THIS STORY HAS BEEN FORMATTED FOR EASY PRINTING

Leaks shine light on Iran’s role as backer of Iraq’s Shi’ite militias

By Michael R. Gordon and Andrew W. Lehren
New York Times / October 23, 2010

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NEW YORK — On Dec. 22, 2006, US military officials in Baghdad issued a secret warning: The Shi’ite militia commander who had orchestrated the kidnapping of officials from Iraq’s Ministry of Higher Education was now hatching plans to take US soldiers hostage.

What made the warning especially worrying were intelligence reports saying that the Iraqi militant, Azhar al-Dulaimi, had been trained by the Middle East’s masters of the dark arts of paramilitary operations: the Islamic Revolutionary Guards Corps in Iran and Hezbollah, its Lebanese ally.

“Dulaymi reportedly obtained his training from Hizballah operatives near Qum, Iran, who were under the supervision of Iranian Islamic Revolutionary Guard Corps Quds Force (IRGC-QF) officers in July 2006,’’ the report noted, using alternative spellings. Five months later, Dulaimi was killed in a US raid in the Shi’ite enclave of Sadr City in Baghdad, but not before four US soldiers had been abducted from an Iraqi headquarters in Karbala and killed in an operation that US officials say bore Dulaimi’s fingerprints.

Documents made public by WikiLeaks, which has disclosed classified information about the wars in Iraq and Afghanistan, provide a ground-level look, at least as seen by US units in the field and US military intelligence, at the shadow war between the Unites States and Iraqi militias backed by Iran’s Revolutionary Guards.

During the administration of President George W. Bush, critics charged that the White House had exaggerated Iran’s role to deflect criticism of its handling of the war and build support for a tough policy toward Iran, including the possibility of military action.

But the field reports disclosed by WikiLeaks, which were never intended to be made public, underscore the seriousness with which Iran’s role has been seen by the US military.

Citing the testimony of detainees, a captured militant’s diary, and uncovered arms caches, among other intelligence, the reports recount Iran’s role in providing Iraqi militia fighters with rockets, magnetic bombs that can be attached to cars, “explosively formed penetrators,’’ or EFPs, which are the most lethal type of roadside bomb in Iraq, and other weapons. Those include .50-caliber rifles and the Misagh-1, an Iranian replica of a Chinese surface-to-air missile, which, the reports say, was fired at American helicopters and downed one in Baghdad in July 2007.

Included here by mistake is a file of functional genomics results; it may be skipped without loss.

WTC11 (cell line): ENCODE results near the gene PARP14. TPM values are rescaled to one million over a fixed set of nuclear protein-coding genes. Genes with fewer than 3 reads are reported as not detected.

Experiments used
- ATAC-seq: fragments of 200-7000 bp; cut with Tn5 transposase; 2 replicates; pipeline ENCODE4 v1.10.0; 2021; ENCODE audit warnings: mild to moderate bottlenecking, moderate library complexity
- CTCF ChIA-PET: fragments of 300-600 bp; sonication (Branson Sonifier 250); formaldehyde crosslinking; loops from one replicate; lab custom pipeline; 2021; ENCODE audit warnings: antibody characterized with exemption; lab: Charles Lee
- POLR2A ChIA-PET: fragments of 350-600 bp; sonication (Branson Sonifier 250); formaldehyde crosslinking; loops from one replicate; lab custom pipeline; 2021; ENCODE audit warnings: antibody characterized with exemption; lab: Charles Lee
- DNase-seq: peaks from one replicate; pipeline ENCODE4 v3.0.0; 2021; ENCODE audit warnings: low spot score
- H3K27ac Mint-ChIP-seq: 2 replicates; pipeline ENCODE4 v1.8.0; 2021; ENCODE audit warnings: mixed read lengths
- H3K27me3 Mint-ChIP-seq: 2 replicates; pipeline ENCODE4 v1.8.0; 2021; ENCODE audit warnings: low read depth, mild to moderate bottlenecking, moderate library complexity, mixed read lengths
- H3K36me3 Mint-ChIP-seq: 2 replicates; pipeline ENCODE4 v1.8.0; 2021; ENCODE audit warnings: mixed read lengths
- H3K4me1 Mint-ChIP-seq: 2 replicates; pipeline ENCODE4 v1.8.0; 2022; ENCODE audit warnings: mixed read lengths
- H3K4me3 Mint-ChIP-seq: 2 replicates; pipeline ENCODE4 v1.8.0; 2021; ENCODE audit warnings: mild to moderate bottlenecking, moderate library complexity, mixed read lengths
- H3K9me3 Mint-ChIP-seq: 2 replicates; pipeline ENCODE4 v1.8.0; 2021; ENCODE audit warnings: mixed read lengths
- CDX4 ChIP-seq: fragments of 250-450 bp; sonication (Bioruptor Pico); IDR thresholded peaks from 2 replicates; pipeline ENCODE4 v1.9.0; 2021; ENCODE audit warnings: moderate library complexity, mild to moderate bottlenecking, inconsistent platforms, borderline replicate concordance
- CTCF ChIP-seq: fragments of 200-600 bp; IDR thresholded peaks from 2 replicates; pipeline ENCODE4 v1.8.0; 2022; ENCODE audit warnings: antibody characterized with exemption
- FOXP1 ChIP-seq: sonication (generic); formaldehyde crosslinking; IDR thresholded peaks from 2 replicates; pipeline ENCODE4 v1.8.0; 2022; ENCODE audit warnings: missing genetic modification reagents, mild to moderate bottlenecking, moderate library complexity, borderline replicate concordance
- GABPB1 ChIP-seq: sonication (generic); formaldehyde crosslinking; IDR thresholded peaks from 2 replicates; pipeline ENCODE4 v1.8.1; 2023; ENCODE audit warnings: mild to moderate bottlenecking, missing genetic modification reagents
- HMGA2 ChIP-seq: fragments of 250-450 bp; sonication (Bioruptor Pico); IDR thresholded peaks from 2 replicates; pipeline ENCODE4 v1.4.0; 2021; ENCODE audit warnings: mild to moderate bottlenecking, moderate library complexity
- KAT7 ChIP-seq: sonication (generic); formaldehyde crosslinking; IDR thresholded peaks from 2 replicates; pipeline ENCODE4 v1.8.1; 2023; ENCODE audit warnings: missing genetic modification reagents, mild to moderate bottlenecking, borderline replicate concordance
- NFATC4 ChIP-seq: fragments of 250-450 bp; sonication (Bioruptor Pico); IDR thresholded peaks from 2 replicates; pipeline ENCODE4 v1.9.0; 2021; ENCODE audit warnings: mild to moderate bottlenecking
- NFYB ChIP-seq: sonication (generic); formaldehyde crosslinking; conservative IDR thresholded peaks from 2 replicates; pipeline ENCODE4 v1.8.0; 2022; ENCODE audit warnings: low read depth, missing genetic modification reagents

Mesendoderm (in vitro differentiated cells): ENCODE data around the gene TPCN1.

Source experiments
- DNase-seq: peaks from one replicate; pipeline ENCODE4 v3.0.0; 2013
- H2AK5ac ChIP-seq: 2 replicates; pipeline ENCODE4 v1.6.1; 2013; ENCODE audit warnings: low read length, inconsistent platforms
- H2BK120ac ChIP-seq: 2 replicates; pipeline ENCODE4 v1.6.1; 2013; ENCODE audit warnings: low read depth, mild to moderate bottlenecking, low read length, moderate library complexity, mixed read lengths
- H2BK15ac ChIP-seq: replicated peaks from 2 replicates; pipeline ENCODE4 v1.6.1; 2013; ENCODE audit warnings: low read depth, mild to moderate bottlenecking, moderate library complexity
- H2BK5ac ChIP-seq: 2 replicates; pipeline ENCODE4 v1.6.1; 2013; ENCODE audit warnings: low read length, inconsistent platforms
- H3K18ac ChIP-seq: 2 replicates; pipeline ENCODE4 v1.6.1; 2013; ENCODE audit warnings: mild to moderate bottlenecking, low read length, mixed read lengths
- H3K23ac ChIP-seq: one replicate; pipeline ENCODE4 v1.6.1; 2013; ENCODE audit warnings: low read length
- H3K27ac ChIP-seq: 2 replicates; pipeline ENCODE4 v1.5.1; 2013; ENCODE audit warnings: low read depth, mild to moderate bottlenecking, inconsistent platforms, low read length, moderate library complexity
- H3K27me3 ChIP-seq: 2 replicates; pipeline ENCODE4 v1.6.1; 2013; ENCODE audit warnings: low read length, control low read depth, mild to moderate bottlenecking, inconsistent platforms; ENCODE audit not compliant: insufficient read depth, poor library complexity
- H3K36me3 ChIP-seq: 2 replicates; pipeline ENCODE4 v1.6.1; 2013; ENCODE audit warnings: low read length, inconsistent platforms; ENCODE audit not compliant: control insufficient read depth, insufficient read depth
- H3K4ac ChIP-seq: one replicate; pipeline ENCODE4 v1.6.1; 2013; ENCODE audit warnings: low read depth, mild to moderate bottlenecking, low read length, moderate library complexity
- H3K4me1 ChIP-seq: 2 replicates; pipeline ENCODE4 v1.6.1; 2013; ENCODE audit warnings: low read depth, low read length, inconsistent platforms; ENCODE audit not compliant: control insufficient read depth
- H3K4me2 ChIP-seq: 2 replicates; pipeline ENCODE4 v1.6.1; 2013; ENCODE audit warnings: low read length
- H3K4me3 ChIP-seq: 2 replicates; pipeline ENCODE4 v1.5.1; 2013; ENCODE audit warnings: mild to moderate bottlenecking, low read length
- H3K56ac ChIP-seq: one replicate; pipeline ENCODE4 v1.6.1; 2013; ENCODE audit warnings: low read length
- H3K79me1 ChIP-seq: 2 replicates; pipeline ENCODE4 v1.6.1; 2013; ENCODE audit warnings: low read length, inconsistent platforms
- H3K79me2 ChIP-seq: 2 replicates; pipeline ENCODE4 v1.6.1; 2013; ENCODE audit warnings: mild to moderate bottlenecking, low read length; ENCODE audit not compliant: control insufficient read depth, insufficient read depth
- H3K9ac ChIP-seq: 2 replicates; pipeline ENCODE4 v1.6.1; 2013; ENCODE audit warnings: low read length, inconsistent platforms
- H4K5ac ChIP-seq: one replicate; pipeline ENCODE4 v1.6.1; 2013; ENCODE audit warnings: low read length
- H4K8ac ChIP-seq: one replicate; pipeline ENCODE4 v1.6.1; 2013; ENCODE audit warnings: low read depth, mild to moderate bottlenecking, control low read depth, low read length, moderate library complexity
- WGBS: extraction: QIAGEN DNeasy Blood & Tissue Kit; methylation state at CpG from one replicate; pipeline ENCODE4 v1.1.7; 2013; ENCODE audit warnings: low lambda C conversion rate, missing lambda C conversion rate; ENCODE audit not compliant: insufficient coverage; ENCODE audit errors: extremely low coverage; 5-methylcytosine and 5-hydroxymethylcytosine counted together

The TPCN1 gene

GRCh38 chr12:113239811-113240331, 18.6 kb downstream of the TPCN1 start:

Iraqi militants went to Iran to be trained as snipers and in the use of explosives, the reports assert, and the Quds Force collaborated with Iraqi extremists to encourage the assassination of Iraqi officials.

The reports make it clear that the lethal contest between Iranian-backed militias and US forces continued after President Obama tried to open a dialogue with Iran and reaffirmed the agreement between the United States and Iraq to withdraw US troops from Iraq by the end of 2011.

Established by Ayatollah Ruhollah Khomeini after the 1979 Iranian revolution, the Islamic Revolutionary Guards Corps has expanded its influence under President Mahmoud Ahmadinejad, a former member, and it plays an important role in Iran’s economy, politics, and security. The corps’ Quds Force, under Brigadier General Qassem Soleimani, has responsibility for foreign operations and has often worked though surrogates, like Hezbollah.

While some of the raw information in the reports cannot be verified, it is broadly consistent with other classified US intelligence and public accounts by military officials. As seen by current and former US officials, the Quds Force has two main objectives: to weaken and shape Iraq’s nascent government and to diminish the United States’ role in Iraq.

For people like Soleimani, “who went through all eight years of the Iran-Iraq war, this is certainly about poking a stick at us, but it is also about achieving strategic advantage in Iraq,’’ Ryan C. Crocker, the US ambassador in Iraq from 2007 to 2009, said.

“I think the Iranians understand that they are not going to dominate Iraq,’’ Crocker added, “but I think they are going to do their level best to weaken it, to have a weak central government that is constantly off balance, that is going to have to be beseeching Iran to stop doing bad things without having the capability to compel them to stop doing bad things. And that is an Iraq that will never again threaten Iran.’’

According to the reports, Iran’s role has been political as well as military. A report issued before Iraq’s December 2005 parliamentary elections cautioned that Iranian-backed militia members in the Iraqi government were gaining power and giving Iran influence over Iraqi politics.

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